What was your first job?

I’ve been working since I was 11 years old. My very first job was as a paperboy in Salt Lake City, Utah. I’ve also worked in fast food, at a movie theater, ski resort, and managed an auto parts store.

Newspaper delivery, food service, movie theater, ski resort, auto parts… Auditing? How’d you get here?

I was interested in accounting and business in high school, and participated in the Future Business Leaders of America program. I started out as an accounting major in college, but it never felt like a good fit, so I switched to U.S. history. I went on to study U.S. History and Public Administration in graduate school at Arizona State University (Go Devils).

It was in grad school that I was first exposed to performance auditing, through an internship with the GAO in Washington, D.C. Did you know federal agencies have historians? They do! My internship with the GAO was in this capacity. I researched and wrote a paper on the history of GAO’s audit team staffing approaches. As part of the internship, I participated in a two week training for GAO performance auditors.

My next internship was with the Arizona State Legislature. I served as an analyst for the House of Representatives Minority Caucus and staffed two committees during the session, Economic Development and Agriculture. It was a great experience and I was offered a full time position after my internship, but I did not take it.

The ASU Grad School Dean, an important mentor to me, suggested I look into the Arizona Auditor General’s officenot because I’d ever want to have a career as an auditor, but because it would enable me to have a bird’s eye view of the different agencies in the state and determine which ones I may be interested in pursuing a career as an administrator. .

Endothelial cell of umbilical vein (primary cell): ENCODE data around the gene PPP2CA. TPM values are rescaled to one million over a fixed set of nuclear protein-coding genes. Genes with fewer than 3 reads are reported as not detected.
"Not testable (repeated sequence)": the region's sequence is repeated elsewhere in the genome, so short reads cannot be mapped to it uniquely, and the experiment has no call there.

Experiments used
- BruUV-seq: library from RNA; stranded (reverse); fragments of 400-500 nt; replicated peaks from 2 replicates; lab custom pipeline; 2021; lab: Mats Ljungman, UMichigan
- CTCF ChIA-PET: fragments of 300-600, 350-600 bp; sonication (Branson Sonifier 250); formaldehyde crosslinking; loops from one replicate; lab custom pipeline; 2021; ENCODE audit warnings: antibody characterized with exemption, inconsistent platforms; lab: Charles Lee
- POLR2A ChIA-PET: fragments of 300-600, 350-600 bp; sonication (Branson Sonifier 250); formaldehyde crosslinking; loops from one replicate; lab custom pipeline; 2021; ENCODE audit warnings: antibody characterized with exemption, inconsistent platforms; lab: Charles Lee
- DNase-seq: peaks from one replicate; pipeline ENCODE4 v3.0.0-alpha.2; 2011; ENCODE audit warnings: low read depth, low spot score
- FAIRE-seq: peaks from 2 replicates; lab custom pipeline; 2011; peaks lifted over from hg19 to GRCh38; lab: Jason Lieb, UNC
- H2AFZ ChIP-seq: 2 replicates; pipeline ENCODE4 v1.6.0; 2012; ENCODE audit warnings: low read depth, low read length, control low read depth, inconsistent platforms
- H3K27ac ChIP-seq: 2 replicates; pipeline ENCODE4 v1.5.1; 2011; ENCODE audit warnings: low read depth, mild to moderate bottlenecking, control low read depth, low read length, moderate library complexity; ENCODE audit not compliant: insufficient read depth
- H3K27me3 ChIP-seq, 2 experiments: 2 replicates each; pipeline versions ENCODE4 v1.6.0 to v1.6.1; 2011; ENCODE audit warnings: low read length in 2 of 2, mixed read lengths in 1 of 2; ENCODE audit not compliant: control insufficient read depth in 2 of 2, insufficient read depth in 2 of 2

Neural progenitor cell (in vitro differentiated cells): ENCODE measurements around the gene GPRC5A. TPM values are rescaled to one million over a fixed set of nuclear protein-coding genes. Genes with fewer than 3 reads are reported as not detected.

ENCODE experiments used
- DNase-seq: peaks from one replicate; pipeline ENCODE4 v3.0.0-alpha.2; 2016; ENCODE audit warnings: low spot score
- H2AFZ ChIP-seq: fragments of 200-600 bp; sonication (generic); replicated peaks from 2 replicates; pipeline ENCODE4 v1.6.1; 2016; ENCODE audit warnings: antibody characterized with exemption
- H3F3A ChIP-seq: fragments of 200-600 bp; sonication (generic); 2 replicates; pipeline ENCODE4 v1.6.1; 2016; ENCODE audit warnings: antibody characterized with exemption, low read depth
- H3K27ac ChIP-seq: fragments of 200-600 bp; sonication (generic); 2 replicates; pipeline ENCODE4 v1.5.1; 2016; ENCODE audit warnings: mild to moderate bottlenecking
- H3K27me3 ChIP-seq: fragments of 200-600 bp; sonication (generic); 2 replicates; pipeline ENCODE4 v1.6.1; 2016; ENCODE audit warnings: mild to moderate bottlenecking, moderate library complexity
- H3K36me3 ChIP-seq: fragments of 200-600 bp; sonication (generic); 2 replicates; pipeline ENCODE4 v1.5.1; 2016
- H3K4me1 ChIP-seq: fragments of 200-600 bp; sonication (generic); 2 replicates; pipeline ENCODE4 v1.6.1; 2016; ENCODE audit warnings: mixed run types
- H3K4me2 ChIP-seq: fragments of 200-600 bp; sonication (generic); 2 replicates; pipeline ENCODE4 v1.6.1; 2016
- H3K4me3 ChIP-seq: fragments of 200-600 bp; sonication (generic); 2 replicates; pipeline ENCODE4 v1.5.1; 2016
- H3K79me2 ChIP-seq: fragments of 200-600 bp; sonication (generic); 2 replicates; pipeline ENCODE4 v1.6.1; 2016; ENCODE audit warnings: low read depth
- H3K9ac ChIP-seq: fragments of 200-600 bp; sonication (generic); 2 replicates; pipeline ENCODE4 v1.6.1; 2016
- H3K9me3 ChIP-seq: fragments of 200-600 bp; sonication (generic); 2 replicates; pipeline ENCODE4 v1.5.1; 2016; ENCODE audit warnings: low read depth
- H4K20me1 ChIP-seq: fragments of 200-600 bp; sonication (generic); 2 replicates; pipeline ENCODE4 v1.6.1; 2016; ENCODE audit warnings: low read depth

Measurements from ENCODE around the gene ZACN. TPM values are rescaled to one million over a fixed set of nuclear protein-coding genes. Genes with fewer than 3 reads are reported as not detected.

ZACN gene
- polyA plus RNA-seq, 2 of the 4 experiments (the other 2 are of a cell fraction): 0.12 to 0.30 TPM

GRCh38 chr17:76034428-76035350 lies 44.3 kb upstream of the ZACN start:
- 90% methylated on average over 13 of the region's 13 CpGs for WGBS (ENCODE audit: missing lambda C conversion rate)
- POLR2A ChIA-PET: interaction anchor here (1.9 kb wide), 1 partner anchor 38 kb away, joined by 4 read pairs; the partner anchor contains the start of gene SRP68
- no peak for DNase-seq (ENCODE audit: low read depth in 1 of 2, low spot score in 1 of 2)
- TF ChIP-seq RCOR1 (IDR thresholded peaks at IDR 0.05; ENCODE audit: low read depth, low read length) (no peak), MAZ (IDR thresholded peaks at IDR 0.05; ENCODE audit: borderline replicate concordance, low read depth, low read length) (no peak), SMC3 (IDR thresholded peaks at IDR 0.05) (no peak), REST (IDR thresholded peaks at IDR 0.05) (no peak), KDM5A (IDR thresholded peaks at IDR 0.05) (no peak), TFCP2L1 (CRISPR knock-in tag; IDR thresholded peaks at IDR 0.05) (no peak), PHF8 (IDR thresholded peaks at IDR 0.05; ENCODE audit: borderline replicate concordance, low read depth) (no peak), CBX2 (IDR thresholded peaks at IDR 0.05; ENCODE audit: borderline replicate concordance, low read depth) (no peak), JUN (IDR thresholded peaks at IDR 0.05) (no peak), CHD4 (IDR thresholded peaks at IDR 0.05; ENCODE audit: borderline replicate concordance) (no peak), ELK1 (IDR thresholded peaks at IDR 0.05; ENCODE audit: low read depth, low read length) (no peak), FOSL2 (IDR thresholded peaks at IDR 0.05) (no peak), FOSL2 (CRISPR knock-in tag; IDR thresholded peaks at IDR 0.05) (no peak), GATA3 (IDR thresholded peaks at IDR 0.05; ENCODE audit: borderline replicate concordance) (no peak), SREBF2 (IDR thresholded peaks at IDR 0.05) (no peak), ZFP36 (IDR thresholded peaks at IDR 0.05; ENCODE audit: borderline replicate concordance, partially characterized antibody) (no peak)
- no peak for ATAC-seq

I took his initial advice, and a job with the Arizona Auditor General. However, I never looked back.

What other audit shops have you worked at? 

I spent seven years with the Arizona Auditor General, working my way up into management. I left Arizona in 2000 and spent some time in the private sector with a consulting firm in California before taking the internal audit manager position with the County of San Diego. I was there until 2007, when I accepted the Audit Director position with the City and County of Denver, Colorado’s Auditor’s Office. In 2016, I relocated to Oregon and briefly served as the Chief Audit Executive of the Oregon State Treasury before becoming Director of the Audits Division just a couple of months ago.

All the audit shops I’ve worked in had teams of dedicated audit professionals. Auditors seem to be wired the same way— driven, curious, big thinkers who want to change the world.

The shops I’ve worked in have all had different reporting structures. I have worked as both internal and external audit capacities and reported to elected officials, legislative bodies, and operational management (e.g. Chief Financial Officer). I have also reported to audit committees. Audit function governance structures impact audit strategy and risk appetites. Arizona tended more towards risk aversion, which can be the nature of a legislative audit shop. In Denver, unique challenges and culture due to having an elected auditor meant we operated in a very politicized environment. I had to manage political pressure around our findings and reports if and when they conflicted with political agendas.

Kip is quoted in a recent Internal Auditor Magazine article about public sector auditors facing such challenges, including retaliation.

Most memorable audits? 

I have two, and for different reasons. The first one was with the State of Arizona Office of the Auditor General, a performance audit of the state’s Department of Gaming in 1999. This audit epitomized everything performance audits can be.